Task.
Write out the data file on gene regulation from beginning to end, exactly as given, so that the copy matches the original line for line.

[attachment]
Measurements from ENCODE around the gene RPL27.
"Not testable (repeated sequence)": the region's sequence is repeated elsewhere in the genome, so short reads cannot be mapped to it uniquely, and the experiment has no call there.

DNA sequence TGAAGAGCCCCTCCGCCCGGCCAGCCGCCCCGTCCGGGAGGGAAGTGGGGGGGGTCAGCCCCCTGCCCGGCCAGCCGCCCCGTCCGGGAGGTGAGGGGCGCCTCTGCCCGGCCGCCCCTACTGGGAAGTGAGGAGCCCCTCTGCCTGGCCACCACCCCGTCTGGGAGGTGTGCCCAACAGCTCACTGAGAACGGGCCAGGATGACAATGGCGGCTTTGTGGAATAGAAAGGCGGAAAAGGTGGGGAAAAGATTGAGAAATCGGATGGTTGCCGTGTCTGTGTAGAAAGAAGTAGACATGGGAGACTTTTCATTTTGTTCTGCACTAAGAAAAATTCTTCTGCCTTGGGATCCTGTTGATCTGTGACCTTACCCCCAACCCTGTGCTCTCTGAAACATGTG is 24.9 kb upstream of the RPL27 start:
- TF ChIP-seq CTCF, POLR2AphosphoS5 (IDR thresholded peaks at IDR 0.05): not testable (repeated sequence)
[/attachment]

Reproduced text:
Measurements from ENCODE around the gene RPL27.
"Not testable (repeated sequence)": the region's sequence is repeated elsewhere in the genome, so short reads cannot be mapped to it uniquely, and the experiment has no call there.

DNA sequence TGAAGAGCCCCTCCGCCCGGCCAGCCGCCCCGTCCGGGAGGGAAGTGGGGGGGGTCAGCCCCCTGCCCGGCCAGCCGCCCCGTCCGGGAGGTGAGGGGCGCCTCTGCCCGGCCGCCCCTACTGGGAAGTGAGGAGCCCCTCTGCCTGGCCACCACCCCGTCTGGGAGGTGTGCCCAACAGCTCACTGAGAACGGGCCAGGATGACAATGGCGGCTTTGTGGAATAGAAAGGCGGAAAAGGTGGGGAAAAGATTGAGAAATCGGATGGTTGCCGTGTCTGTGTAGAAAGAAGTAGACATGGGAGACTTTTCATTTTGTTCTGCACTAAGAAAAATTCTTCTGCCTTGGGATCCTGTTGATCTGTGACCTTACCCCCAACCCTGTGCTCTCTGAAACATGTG is 24.9 kb upstream of the RPL27 start:
- TF ChIP-seq CTCF, POLR2AphosphoS5 (IDR thresholded peaks at IDR 0.05): not testable (repeated sequence)